Development, engineering, and IT teams can all learn from high-quality vulnerability reports. Bram D’hooghe, Director of Security, Privacy & Compliance at Showpad, explains: “Intigriti vulnerability reports provide examples we now use in our training for our engineering team so that they get this information upfront in their development life cycle.”

Showpad discusses it’s bug bounty program with Intigriti

What will vulnerability reports mean in terms of work and responsibilities?

Your internal security team is going to need to process the reports you receive. This will include getting fixes scheduled and completed. But you should also keep in mind that the launch of your program may be felt beyond your IT department.

For example, in Europe, you could see GDPR-related considerations that arise from the discovery of vulnerabilities. Does your Legal team know you’re about to launch a program? 

Bug bounty programs are also a solid way to send a message to your customers and stakeholders that your organization takes security seriously. With that in mind, is your PR and marketing team aware of the program launch? They may want to make some noise around announcing the launch.

In short, make sure that everyone in your organization knows what is around the corner. This is not just the Program Managers, Engineering, and IT departments.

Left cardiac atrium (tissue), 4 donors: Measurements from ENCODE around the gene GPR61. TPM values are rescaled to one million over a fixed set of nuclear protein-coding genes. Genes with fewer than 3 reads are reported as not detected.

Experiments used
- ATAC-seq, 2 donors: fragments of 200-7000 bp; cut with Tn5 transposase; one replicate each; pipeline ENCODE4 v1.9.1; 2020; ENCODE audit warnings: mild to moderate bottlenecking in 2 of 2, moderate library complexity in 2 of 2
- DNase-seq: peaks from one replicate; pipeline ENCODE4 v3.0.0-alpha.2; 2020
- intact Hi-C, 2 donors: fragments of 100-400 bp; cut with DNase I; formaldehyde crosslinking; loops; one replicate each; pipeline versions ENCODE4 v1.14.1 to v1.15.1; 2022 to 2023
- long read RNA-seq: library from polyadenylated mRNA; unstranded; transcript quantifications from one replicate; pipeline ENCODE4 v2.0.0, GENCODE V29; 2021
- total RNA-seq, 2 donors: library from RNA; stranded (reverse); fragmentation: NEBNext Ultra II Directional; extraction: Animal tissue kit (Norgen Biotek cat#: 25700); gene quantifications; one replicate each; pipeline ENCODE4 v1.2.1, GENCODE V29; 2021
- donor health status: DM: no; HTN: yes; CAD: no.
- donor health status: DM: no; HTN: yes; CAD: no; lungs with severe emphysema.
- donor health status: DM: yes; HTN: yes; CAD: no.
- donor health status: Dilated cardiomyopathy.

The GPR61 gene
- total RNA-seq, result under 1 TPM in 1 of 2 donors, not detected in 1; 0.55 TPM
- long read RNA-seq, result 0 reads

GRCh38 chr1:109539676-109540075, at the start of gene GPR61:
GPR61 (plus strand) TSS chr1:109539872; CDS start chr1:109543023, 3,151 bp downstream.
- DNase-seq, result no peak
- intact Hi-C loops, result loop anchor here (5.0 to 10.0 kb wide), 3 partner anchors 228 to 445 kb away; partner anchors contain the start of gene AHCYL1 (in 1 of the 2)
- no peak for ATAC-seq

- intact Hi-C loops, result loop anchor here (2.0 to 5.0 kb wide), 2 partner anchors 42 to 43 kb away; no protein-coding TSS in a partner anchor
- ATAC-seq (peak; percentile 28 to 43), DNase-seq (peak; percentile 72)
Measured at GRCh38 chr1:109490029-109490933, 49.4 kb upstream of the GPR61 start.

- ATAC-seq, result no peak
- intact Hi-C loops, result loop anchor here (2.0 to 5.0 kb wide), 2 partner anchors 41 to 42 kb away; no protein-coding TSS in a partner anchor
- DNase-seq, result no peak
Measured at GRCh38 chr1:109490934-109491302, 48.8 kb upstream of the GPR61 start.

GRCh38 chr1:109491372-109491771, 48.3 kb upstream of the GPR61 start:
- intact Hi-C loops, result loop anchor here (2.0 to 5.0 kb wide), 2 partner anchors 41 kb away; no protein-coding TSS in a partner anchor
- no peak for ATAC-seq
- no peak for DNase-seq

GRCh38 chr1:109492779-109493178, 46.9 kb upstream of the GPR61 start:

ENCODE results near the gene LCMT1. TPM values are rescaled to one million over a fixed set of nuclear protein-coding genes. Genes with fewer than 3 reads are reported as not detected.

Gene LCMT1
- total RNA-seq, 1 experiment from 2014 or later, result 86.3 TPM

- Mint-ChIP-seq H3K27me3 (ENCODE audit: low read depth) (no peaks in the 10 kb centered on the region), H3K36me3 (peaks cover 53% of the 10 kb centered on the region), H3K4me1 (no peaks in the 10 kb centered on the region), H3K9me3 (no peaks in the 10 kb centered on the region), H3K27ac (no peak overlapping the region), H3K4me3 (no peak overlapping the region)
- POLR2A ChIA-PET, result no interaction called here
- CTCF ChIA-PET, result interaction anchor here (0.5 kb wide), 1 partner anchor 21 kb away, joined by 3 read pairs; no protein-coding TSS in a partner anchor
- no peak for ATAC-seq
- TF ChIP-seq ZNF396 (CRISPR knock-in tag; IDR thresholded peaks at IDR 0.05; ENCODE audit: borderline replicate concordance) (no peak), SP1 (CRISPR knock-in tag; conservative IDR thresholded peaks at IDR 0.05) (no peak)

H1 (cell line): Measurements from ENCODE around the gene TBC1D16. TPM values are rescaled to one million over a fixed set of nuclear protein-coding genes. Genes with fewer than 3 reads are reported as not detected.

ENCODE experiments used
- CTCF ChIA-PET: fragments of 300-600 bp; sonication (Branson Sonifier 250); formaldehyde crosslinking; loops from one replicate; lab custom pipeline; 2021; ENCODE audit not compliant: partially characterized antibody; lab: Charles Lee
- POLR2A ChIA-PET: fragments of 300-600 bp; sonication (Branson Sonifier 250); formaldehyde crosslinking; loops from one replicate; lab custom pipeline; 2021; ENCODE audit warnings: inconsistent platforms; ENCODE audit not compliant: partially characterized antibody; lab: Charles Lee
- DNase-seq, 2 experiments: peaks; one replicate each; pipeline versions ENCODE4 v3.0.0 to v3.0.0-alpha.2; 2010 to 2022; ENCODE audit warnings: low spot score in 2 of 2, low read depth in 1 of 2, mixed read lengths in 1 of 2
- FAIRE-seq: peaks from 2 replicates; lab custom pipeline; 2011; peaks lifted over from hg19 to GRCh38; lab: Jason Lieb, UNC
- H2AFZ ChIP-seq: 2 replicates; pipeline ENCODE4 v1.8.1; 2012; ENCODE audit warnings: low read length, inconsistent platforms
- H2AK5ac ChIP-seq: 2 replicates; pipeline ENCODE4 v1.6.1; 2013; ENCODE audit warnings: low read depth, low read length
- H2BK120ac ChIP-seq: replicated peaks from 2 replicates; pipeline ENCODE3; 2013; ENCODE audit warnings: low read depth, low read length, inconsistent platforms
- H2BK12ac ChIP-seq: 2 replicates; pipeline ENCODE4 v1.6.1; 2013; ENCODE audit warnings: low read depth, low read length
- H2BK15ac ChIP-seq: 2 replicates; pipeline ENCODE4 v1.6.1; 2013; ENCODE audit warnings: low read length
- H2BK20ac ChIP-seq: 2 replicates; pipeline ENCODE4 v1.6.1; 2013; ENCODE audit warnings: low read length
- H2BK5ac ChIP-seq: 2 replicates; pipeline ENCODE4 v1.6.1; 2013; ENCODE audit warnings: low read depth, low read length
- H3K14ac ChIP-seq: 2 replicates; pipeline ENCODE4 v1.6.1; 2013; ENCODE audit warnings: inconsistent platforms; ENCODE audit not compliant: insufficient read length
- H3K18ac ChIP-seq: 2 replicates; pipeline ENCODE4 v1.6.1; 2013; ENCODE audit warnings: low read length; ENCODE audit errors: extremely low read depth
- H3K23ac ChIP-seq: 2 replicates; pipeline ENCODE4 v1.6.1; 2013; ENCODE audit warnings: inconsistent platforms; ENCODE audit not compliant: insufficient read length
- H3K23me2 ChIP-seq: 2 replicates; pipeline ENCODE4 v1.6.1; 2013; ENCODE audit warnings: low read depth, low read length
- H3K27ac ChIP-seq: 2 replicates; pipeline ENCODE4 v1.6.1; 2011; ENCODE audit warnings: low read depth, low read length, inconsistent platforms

Prioritize your vulnerabilities

Finally, when the first reports come in—and they almost certainly will—you should have a plan of action in place that lays out priorities and how team resources will be used to assess and fix vulnerabilities. Let’s look at that now.

Is your internal security team ready to receive their first vulnerability report? The answer is yes if they could answer these questions quickly about any reported vulnerability:

  • Is it in scope?

  • What is its severity level?

  • Who will fix it?

  • When will they fix it?

Note: if you’re running on a bug bounty platform, like Intigriti, that provides triage services, the first two items above are already taken care of.

Prioritize your responses

So, what about fixing those bugs? This is usually the work of the Engineering or IT department. Can they answer this critical question: How do we handle each level of severity in terms of time and resources?

Security decisions shouldn’t be made on the fly, so you should work through these with your teams before your launch:

  • Are we clear on the security threat levels we have established?

  • How will we handle each level of reported security threat?

  • What is the timeframe to fix each type of vulnerability?

  • Which resources will be assigned to each type of vulnerability?

  • Are we ready for high severity risks?

  • Who will spend the weekend working if a high-severity bug comes in on a Friday afternoon?

  • How will we respond if we are suddenly inundated with more serious vulnerability reports than we can handle?

  • What’s the internal feedback process for fixed vulnerabilities?

If your team can provide clear answers to these questions, it will ensure your bug fixing goes smoothly when the reports start arriving.

Experience is the great teacher

Your internal teams will no doubt encounter unforeseen issues in launching your first bug bounty programs. But if you follow the above steps, you’ll be out the gate running. The result should be that you will quickly see improved cybersecurity in your organization with minimal friction. Good luck!

Learn more

Intrigued by what you have read? Want to know more about bug bounty programs? Get in touch to request a demo with a member of our team today.